Adjusting to a step parenting role was a process that required a lot of growth on my part. I’ve come by the answers to what works — and what doesn’t! — the hard way.
One thing I learned early on was that it didn’t work to be in charge of disciplining or correcting my stepson. I thought it was best for my husband to carry out consequences and discuss problems. Even though my stepson is usually receptive to my directions, I don’t want to assume a position where I’m the primary authority figure.
If I was in charge of disciplining my stepson, I believe my home would be ridden with anger and tension. Instead, by supporting my husband as the primary authority with my stepson, my relationship with him has had a winning chance to form and deepen through the years.
Here’s the deal: I see myself more as a “bonus coach” to my stepson than anything else. I think most of my work lies in reminding him of family rules and expectations. That has proven to be the most effective way to create a culture of accountability in our home, as James Lehman advocates. I’m not saying there aren’t times when I want to jump in and “take over”, so to speak, but I know I’d be overstepping my husband’s obligation to teach and guide. Those tasks go smoothly between the two of them because they’re built on that special parent-child connection.
Of course, each blended family is different; and there are many different variables that influence the situation. Speaking from my own experience, I think that one of the biggest challenges lies in the emotions involved in a blended family situation. (Feeling threatened is a prevalent one.) Emotions can get complicated and muddle up the clear and open communication that should be taking place. It can also be tempting to place all blame on the biological parent for what’s not working. Believe me, there is no virtue more valuable than tolerance when it comes to being a stepparent! It’s so important to hold the belief that your spouse is doing the best they can.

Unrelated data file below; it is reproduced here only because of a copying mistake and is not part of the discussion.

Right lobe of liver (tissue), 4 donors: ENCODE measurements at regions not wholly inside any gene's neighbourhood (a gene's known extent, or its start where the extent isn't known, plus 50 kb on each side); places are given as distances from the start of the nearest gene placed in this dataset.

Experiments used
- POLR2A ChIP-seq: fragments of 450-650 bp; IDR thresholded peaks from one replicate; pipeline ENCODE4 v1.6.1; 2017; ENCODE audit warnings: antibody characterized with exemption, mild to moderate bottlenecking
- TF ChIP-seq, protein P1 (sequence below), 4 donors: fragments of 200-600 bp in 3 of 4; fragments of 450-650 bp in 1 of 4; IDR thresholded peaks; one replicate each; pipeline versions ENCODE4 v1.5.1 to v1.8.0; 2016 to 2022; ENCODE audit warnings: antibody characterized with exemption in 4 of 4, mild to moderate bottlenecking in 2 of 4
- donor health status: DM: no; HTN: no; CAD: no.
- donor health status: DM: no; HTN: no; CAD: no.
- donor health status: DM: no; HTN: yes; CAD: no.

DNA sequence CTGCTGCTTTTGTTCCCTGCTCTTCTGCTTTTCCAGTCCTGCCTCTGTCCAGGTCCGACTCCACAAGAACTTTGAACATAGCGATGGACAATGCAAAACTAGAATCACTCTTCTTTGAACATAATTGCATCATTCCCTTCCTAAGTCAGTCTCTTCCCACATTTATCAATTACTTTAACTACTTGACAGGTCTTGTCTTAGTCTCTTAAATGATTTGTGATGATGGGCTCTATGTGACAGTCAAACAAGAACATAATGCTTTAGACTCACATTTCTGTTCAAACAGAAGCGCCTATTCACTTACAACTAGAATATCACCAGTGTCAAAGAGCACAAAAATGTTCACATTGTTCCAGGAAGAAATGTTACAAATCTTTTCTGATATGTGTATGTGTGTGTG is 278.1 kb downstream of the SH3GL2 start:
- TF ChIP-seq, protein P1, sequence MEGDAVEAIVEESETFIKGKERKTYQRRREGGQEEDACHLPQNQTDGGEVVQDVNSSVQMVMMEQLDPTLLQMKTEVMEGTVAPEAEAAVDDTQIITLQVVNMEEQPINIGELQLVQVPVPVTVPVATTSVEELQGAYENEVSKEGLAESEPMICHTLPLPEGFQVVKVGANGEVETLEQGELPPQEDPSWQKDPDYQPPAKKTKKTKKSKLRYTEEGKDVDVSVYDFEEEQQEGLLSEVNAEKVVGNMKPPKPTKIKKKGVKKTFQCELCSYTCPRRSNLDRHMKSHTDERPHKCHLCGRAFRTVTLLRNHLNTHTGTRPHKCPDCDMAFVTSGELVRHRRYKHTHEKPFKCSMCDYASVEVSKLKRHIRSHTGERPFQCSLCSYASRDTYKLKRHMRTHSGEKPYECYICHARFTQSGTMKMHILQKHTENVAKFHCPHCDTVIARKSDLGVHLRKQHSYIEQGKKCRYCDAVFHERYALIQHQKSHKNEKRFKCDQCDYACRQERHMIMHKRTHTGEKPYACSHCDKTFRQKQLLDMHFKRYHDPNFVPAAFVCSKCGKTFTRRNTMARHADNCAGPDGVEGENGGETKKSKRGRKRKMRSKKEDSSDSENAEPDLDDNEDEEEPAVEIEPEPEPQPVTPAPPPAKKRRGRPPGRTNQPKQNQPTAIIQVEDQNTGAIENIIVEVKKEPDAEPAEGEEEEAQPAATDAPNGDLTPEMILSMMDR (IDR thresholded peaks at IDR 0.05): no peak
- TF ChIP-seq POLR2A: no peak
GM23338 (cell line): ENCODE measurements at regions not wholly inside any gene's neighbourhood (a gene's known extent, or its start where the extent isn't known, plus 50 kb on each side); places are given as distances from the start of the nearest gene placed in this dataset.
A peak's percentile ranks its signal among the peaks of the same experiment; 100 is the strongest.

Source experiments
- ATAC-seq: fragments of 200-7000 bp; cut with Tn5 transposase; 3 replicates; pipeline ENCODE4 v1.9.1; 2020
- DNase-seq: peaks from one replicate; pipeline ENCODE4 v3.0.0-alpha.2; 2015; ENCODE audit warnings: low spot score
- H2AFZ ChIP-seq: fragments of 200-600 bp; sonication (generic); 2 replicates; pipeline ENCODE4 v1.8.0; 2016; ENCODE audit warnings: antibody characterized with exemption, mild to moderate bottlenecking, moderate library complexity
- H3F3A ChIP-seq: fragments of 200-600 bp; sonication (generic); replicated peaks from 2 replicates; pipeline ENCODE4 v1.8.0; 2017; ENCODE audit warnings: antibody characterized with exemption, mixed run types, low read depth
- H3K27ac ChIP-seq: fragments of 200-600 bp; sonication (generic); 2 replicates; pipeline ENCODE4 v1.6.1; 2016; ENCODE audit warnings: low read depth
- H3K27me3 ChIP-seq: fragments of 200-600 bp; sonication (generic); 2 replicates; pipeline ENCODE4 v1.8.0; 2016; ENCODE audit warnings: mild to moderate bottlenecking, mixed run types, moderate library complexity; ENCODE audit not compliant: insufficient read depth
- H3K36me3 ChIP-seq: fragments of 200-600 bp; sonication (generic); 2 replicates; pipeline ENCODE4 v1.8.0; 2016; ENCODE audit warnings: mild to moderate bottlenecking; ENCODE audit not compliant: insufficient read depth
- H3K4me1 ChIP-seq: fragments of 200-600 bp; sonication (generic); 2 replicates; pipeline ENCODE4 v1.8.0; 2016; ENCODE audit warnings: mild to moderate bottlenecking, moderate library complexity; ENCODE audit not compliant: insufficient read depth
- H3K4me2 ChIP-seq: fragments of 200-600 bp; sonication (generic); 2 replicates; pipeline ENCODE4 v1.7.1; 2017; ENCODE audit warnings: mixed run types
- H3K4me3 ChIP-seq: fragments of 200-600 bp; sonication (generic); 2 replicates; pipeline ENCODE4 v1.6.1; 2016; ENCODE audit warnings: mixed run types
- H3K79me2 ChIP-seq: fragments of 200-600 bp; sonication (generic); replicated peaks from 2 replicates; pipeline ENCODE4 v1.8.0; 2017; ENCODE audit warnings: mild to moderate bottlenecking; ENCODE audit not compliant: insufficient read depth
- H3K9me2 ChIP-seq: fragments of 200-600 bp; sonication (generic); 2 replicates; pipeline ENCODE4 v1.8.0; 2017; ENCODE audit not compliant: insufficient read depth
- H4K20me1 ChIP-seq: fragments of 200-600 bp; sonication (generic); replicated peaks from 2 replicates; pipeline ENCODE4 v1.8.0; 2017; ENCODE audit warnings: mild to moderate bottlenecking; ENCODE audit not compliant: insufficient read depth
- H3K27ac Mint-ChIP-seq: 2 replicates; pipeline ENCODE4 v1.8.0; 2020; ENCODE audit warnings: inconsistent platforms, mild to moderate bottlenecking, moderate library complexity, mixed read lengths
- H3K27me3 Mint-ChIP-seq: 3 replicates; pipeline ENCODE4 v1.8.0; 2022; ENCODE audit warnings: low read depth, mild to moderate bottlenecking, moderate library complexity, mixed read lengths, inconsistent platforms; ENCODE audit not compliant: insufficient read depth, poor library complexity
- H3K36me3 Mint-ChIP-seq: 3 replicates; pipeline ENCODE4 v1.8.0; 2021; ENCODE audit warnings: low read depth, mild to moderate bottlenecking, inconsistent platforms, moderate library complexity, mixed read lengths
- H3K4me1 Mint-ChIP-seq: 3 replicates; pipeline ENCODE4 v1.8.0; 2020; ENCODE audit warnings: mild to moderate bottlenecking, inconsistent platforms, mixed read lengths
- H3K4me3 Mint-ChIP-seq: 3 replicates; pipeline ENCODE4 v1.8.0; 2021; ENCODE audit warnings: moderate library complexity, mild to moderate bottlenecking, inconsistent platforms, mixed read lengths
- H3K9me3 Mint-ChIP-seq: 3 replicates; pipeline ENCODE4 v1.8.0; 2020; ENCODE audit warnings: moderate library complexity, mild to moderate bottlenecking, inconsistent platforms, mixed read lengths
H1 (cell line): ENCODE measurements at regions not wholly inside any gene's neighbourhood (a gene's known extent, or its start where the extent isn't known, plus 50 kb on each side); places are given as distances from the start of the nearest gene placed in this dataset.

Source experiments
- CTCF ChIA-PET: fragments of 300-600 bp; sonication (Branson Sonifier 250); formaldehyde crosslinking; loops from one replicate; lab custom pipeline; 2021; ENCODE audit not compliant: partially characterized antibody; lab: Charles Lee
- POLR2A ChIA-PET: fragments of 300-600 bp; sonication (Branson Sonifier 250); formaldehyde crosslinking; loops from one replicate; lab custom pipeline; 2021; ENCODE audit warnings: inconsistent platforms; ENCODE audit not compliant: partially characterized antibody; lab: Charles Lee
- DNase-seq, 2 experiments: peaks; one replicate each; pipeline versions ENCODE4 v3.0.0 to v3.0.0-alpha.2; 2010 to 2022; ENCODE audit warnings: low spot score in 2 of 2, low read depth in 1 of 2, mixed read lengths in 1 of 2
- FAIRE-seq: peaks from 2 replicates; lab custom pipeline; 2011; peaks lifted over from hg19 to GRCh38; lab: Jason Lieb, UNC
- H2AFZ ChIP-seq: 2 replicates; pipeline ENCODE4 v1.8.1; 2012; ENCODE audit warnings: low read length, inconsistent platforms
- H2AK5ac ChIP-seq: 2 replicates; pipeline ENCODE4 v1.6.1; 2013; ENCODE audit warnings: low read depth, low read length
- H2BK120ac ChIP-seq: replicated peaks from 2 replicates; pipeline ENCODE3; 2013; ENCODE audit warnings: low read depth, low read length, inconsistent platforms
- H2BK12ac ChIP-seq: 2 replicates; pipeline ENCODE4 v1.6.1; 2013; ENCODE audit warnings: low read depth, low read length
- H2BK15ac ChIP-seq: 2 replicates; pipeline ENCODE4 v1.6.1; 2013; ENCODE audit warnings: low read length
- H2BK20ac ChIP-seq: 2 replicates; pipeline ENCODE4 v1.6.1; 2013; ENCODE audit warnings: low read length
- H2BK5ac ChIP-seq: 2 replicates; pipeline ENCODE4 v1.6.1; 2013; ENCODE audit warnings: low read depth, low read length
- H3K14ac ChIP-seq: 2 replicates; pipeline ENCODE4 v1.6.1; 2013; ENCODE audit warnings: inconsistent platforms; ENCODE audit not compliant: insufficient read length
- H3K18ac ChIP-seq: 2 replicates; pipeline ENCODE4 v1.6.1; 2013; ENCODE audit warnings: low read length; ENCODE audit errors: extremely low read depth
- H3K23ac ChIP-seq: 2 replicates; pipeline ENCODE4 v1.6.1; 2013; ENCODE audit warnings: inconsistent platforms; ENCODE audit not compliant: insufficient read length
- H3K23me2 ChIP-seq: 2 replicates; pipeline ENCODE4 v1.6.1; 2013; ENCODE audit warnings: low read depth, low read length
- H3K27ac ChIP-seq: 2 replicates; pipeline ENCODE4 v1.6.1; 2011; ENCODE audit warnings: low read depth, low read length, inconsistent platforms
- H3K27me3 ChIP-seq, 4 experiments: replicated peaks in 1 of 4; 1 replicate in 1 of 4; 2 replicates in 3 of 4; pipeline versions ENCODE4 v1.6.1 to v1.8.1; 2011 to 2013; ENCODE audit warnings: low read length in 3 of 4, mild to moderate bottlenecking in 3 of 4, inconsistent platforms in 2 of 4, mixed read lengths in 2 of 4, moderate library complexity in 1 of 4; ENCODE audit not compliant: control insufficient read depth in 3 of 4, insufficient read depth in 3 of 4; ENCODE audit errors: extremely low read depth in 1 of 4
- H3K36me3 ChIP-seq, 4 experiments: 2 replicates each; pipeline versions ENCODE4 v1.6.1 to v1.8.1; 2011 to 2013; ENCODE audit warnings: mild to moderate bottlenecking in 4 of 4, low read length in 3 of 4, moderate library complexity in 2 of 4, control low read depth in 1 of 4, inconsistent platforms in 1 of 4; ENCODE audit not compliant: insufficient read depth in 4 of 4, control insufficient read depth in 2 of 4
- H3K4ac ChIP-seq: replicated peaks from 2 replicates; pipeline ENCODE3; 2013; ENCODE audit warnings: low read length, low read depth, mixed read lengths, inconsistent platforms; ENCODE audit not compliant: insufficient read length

I think it’s good to remember that a blended family is still, at its core, a family. The simple truth is that blended families need a lot of what any other family requires to be healthy and happy. Here are a few things that I’ve learned over the years:
- Spend time together.
- Respect the feelings of other family members, as well as your own.
- Try your best to get on the same page with your spouse so that you can be a united front—don’t underestimate how powerful that is.
- Discuss in private with your spouse what the expectations for your kids will be and how it will be handled when the rules get broken.
- If something goes awry, don’t step in and assume control — let your spouse finish and follow up with your stepchild afterward.
Finally, don’t forget that you can’t make your stepchild like you, no matter how much you might want them to do so. I know that it can be tough not to take that personally sometimes. I like to remember (and strongly believe in) this statement by James Lehman: “If you carry yourself with respect, kids will find things to like about you. This is because kids want to like people who they respect.”
I truly believe if you carry yourself with respect, your stepchild will eventually respond.
Do you have any questions about blended families, or advice you’d like to share with other stepparents? Please share your comments here!